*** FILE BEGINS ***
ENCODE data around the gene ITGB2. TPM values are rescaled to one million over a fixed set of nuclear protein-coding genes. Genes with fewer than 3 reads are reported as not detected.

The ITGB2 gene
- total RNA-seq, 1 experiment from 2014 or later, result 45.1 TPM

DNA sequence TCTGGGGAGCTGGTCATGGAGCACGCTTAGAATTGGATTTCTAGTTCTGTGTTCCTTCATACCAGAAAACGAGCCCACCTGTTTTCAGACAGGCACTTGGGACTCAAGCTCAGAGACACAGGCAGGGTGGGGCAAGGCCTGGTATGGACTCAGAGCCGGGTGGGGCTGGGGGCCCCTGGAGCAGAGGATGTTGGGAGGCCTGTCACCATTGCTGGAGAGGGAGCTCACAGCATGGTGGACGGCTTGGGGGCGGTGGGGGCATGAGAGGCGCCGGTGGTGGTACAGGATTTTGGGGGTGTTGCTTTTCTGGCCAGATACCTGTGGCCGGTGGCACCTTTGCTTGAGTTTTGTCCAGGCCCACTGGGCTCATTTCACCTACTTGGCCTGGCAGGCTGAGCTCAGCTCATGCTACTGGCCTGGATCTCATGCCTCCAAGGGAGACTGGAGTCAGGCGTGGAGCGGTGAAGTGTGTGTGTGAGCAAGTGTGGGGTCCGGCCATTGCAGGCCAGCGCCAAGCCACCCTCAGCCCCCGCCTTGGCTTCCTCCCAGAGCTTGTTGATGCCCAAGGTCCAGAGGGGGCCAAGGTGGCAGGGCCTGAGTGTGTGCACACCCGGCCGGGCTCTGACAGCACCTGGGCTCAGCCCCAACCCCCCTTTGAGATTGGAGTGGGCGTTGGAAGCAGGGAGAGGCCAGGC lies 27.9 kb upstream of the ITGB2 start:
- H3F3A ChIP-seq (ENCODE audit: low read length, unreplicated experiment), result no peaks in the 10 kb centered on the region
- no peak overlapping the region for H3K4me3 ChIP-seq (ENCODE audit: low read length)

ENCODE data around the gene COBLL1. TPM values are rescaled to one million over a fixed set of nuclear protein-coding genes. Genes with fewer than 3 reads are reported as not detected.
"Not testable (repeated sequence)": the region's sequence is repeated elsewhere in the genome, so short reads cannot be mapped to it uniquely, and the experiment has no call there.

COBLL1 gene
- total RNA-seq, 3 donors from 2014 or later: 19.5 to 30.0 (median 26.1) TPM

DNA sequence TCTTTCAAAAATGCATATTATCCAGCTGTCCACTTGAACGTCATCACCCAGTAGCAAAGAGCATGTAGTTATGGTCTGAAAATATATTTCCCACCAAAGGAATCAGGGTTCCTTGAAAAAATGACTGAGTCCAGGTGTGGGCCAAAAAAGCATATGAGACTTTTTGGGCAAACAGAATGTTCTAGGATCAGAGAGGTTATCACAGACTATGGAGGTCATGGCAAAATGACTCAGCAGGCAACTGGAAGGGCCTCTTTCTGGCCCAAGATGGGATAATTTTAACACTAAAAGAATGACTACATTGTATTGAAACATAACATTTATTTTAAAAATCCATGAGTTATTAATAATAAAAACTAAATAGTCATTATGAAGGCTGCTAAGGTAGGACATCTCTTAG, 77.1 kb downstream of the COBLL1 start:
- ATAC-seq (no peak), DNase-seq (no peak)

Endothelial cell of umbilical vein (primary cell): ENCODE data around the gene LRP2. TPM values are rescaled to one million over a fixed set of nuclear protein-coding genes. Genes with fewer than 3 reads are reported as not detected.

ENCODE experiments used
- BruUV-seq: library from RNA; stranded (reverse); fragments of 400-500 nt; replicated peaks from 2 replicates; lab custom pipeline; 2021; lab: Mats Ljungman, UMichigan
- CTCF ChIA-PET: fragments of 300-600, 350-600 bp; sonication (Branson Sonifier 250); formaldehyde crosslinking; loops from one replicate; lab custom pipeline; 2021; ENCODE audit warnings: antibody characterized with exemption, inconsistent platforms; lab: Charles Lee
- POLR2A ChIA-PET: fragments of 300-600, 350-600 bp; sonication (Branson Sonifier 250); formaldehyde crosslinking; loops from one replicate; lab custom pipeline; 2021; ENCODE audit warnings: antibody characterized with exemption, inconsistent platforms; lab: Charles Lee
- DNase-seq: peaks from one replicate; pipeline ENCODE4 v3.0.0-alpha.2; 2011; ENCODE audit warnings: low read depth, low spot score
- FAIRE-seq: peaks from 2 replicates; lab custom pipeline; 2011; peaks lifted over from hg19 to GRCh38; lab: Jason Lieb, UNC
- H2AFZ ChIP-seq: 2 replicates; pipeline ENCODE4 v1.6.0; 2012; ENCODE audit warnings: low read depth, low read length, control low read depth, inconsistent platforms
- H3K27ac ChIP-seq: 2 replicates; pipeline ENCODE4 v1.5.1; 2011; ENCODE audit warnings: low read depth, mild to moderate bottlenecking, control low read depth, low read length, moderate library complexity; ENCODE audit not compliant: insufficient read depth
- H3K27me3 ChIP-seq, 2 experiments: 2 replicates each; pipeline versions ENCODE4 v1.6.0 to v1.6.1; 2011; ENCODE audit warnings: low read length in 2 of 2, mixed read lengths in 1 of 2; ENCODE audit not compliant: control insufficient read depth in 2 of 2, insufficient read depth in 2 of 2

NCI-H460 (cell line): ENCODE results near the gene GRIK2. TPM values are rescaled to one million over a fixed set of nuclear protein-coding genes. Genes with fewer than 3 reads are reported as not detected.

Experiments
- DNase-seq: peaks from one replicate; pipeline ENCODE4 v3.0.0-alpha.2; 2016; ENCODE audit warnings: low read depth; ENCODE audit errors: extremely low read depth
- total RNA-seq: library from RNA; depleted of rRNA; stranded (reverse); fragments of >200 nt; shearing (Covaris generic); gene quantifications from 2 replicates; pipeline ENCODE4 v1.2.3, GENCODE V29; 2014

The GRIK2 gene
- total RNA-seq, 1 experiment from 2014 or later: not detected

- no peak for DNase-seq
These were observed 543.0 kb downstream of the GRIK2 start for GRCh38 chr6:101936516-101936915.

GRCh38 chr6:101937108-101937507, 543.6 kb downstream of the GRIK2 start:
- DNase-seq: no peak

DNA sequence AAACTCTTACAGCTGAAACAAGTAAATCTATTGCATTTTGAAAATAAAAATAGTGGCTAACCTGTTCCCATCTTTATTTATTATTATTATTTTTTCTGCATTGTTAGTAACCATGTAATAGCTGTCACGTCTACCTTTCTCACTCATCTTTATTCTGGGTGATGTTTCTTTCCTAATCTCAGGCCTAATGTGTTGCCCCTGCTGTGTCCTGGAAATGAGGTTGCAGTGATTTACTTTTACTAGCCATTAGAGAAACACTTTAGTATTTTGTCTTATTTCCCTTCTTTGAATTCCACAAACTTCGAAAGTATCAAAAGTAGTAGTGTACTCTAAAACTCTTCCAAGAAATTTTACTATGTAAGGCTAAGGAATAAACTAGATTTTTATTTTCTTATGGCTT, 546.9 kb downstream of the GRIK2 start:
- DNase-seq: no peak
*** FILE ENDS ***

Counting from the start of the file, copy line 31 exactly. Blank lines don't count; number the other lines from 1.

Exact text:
GRCh38 chr6:101937108-101937507, 543.6 kb downstream of the GRIK2 start: